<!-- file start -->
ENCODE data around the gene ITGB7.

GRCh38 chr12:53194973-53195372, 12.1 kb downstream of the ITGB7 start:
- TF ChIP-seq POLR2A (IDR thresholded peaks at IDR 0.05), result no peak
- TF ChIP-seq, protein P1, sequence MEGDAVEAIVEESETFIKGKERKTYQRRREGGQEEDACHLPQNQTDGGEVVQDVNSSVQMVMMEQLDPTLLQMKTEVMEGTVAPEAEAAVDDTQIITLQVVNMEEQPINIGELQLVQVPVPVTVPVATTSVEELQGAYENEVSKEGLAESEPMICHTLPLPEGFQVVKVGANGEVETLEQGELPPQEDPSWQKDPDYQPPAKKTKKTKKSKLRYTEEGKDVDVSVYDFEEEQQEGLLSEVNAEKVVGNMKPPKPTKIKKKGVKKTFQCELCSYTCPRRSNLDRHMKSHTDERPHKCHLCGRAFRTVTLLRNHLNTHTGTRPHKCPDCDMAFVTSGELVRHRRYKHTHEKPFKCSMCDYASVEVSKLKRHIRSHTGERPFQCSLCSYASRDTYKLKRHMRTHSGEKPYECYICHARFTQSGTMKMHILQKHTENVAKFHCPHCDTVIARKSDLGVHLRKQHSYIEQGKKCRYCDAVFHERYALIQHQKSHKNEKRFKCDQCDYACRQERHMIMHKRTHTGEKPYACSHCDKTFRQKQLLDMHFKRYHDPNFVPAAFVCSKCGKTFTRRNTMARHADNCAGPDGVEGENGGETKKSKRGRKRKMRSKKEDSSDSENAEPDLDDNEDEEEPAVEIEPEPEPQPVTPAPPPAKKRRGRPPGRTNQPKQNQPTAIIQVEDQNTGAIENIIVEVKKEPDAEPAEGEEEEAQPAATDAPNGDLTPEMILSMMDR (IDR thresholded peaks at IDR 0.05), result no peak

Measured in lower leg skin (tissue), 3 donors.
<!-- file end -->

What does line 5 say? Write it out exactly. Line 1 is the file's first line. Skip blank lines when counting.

Measured in lower leg skin (tissue), 3 donors.